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March 10, 2020 Practice Points

Coronavirus: Do's and Don'ts for Your Firm

A few steps your office should and should not be taking to keep your employees and business safe.

By Kelsey Heino

We are monitoring the coronavirus (COVID-19) situation as it relates to law and litigation. Find more resources and articles on our COVID-19 portal. For the duration of the crisis, all coronavirus-related articles are outside the Section of Litigation paywall and available to all readers.

Over the weekend of March 6, 2020, the worldwide number of reported cases of COVID-19 passed over 100,000 across 100 countries. However, of all the cases reported globally so far, 93 percent stem from just four countries. At this point, it’s not about containment or mitigation—it’s about both. Every effort to contain the virus and slow the spread saves lives and protects companies’ bottom lines. These efforts give health systems and all of society much needed time to prepare and researchers more time to identify effective treatments and develop vaccines.

So, what steps should your office be taking? Here are some simple do’s and don’ts.


  • Develop or update a pandemic preparedness plan for your office. Identify the key personnel who will make decisions regarding closures and other containment efforts. Think about how you will share information with your employees. Will you create a Wellness Committee/Task Force? 
  • Review your paid time off policy. Does your policy address government-ordered quarantine or mass closures? Keep in mind that there may be a difference between what is required for exempt and non-exempt employees: employers are only required to pay non-exempt employees for the hours they actually work, whereas exempt employees must be paid when they work any portion of a workweek. Determine whether your office will require employees to use accrued PTO, whether employees may go into a negative PTO balance, and/or whether you will pay non-exempt employees when the office closes without deducting their accrued leave (similar to inclement weather).
  • Emphasize staying home when sick, respiratory etiquette, and hand hygiene for all employees. The CDC’s Interim Guidance for Businesses and Employers includes links to workplace posters on the subjects.
  • Perform routine cleaning of all offices and common spaces.
  • Monitor and respond to absenteeism at the workplace. Implement plans to continue your essential business functions in case you experience higher than usual absenteeism (for instance if a local epidemic occurs or schools close). Cross-train personnel to perform essential functions so that the workplace is able to operate even if key staff members are absent.

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  • Force employees to wear masks. The CDC actually advises against this practice. (Editor's Note: Since publication of this article, the CDC has updated its recommendation about wearing masks.) That being said, an employer may require employees to wear personal protective equipment during a pandemic. However, where an employee with a disability needs a related reasonable accommodation under the ADA (e.g., non-latex gloves or gowns designed for individuals who use wheelchairs), the employer should provide these, absent undue hardship.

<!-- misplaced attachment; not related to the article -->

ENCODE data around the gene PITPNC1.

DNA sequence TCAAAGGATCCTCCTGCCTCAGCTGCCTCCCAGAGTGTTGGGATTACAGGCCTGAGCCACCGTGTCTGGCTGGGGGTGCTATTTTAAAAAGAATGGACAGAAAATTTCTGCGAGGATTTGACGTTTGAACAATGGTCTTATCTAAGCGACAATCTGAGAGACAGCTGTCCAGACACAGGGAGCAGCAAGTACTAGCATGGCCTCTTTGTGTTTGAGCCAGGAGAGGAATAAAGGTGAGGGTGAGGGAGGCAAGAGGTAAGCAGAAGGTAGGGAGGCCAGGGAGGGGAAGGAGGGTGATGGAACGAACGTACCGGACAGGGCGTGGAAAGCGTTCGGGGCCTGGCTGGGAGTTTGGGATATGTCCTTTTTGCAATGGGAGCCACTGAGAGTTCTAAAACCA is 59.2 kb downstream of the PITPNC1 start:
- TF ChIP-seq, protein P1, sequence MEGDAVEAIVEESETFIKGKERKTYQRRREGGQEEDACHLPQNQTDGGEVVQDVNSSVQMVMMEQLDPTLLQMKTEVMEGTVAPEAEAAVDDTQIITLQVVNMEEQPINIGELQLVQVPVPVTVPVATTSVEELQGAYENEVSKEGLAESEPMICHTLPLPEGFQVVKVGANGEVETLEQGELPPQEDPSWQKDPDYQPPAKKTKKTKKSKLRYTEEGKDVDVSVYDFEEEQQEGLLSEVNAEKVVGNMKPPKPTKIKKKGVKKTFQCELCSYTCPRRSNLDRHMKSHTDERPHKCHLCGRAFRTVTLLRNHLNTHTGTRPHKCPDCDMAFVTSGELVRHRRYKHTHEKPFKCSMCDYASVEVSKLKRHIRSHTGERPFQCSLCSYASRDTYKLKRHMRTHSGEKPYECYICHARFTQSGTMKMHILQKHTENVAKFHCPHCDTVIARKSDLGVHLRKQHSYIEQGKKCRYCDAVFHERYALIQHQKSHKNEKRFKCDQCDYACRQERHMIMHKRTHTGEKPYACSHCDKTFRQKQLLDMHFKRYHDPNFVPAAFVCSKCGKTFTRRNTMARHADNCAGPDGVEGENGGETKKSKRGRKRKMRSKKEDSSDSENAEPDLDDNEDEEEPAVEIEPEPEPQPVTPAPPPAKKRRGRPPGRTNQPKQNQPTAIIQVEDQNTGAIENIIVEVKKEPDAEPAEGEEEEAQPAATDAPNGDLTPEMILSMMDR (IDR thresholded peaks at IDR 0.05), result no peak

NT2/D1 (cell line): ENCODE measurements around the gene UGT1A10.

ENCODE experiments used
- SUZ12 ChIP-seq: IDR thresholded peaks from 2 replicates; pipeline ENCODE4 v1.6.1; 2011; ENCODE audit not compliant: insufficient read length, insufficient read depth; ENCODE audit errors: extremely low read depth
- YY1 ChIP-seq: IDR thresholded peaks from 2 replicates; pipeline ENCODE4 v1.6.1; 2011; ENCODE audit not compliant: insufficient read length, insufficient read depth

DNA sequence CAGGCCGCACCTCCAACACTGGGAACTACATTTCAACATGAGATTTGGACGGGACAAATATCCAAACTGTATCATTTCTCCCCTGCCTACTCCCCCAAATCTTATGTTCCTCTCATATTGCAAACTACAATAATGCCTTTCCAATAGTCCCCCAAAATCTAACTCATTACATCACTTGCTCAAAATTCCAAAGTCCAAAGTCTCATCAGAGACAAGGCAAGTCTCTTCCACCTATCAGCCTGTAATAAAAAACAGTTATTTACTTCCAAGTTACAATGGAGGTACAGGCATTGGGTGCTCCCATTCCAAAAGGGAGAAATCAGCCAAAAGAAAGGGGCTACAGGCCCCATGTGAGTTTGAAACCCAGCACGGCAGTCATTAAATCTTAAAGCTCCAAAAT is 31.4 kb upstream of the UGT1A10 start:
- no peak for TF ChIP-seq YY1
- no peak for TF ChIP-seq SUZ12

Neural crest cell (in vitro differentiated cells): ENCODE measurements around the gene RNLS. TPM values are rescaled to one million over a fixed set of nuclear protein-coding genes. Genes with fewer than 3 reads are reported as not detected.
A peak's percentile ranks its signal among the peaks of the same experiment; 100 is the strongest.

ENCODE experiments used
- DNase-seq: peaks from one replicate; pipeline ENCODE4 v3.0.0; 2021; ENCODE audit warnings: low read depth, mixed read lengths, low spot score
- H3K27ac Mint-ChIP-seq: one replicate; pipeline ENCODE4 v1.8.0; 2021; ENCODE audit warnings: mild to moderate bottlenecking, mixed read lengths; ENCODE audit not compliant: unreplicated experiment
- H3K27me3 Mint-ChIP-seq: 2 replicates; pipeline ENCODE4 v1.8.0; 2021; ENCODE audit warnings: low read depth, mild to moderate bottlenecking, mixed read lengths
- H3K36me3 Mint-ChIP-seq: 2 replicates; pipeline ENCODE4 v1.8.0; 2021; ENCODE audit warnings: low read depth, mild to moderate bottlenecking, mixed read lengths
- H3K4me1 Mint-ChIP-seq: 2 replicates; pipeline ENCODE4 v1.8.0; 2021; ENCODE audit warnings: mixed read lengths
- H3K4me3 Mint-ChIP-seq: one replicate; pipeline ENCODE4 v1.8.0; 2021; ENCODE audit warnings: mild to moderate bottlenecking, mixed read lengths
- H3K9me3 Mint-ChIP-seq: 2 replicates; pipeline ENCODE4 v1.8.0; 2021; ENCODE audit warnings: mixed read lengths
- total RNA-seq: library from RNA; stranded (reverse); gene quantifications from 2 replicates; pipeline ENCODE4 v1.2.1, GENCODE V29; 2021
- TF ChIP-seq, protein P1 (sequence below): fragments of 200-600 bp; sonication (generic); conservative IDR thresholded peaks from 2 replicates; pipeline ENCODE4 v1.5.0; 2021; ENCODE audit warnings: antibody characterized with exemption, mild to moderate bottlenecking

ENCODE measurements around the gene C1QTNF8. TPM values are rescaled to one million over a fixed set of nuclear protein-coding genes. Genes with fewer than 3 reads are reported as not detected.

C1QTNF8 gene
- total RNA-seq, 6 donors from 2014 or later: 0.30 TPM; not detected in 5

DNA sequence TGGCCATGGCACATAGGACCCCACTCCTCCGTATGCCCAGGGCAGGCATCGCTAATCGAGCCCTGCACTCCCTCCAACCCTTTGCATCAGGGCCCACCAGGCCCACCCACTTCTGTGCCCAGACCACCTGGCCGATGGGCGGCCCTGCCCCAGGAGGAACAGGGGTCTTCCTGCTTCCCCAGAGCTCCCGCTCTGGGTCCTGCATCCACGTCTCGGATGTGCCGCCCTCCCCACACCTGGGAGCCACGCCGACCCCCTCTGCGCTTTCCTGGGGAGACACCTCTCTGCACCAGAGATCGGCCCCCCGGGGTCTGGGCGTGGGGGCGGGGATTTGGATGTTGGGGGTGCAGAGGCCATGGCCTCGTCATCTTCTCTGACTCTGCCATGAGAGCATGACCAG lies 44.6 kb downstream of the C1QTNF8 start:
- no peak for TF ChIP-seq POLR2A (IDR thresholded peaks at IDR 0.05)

• Allow a visibly sick employee to remain at the worksite. Employers may have a duty under OSHA to remove from the workplace “recognized hazards that are causing or are likely to cause death or serious physical harm.” Further, the ill employee may infect other workers or your clients—even if it is not coronavirus, it is still a very active flu season. An important consideration, too, is the reaction of other employees and clients—if your office is seen as disregarding their wellbeing, the backlash can be severe. Remind employees early and often that staying home and seeking medical help when necessary is the best option.
  • Ask the wrong questions. Don’t discriminate, for example assuming anyone of Asian descent is likely to be infected. Keep in mind that any long-term impact of the coronavirus may be covered under the ADA or FMLA, so the protections that apply under those statutes may protect infected employees. An inquiry is not disability-related if it is designed to identify potential non-medical reasons for absence during a pandemic (e.g., curtailed public transportation) on an equal footing with medical reasons (e.g., chronic illnesses that increase the risk of complications). The inquiry should be structured so that the employee gives one answer of “yes” or “no” to the whole question without specifying the factor(s) that apply to him. The answer need not be given anonymously. For a sample question, see the EEOC’s Guidance.
  • Panic. Begin planning now and make use of the resources available to you.

Kelsey Heino is an employment litigation attorney at Woods Aitken, LLP, in their Omaha, Nebraska, office. 

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